Morning forest sounds

Morning forest sounds / So many birds, so much sound

Morepork. December 2012. Image © Adam Clarke by Adam Clarke

Evening calls, Tikitiki, February 1957, Night, Carl & Lise Wiesmann (deceased), McPherson Natural History Unit Sound Archive,

The morning sounds around our cottage start with a familiar owl-y hoot hoot, the ruru, New Zealand’s native owl. There’s at least three owls nearby, so it’s an overlapping triangulation of sound. The name the Brits gave the ruru is more-pork and both names offer a pretty accurate sound translation.

Barbary dove. Adult male displaying. Kerikeri, Northland, September 2013. Image © Les Feasey by Les Feasey

Song, November 2011, Nicholas Allen, Nicholas Allen,

Next to join the chorus are the creamy-hued Barbary doves, cooing their comforting and soft, deep-throated gargle. The doves greet each other with a dissonant sound component that precisely evokes the jeering, scornful laugh of a teenager. It catches me off guard, seems so out of place in a subtropical forest. I see the doves in pairs or threes, never solo and they let me get very close.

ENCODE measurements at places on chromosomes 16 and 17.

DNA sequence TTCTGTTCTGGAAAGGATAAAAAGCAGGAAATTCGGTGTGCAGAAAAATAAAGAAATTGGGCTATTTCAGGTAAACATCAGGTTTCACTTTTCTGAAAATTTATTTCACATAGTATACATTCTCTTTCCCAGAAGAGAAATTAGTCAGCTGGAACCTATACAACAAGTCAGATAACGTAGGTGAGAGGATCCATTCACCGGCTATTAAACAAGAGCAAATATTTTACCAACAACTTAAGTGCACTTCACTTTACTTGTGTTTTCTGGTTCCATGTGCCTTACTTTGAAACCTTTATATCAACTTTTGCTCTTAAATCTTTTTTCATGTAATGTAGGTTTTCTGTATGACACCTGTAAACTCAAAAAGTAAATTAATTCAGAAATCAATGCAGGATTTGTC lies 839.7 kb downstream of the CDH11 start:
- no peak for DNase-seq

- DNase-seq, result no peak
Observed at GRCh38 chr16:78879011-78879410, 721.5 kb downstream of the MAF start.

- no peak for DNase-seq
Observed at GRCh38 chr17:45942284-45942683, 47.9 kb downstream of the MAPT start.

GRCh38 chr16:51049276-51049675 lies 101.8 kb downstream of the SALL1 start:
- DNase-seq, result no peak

New Zealand pigeon. Adult perched in tree. Wanganui, August 2008. Image © Ormond Torr by Ormond Torr

Calls from captive birds, Mount Bruce National Wildlife Centre, August 1979, 1415, Les McPherson, McPherson Natural History Unit Sound Archive,

Tui. Adult. Dunedin, August 2009. Image © Craig McKenzie by Craig McKenzie

Adult song, Kapiti Island, October 1956, Daylight, Carl & Lise Wiesmann (deceased), McPherson Natural History Unit Sound Archive,

Of all the morning sounds, it is the exotic call of the tui bird that slays me the most. The tui’s song goes long and contains pretty bird melodies punctuated by a odd bunch of grackles, grunts, pops, whistles and metallic cracks. It takes a few days before I realize the familiar- it’s cuckoo for Cocoa Puffs!. I haven’t heard that ad jingle for 50 years. The tui call can transport me in a heartbeat to a time when I knew every word to every tv ad. The tui birds start their kooky festival at dawn and keep going all day. It is the dominant soundscape of this subtropical forest and I love it; I’m nostalgic in advance.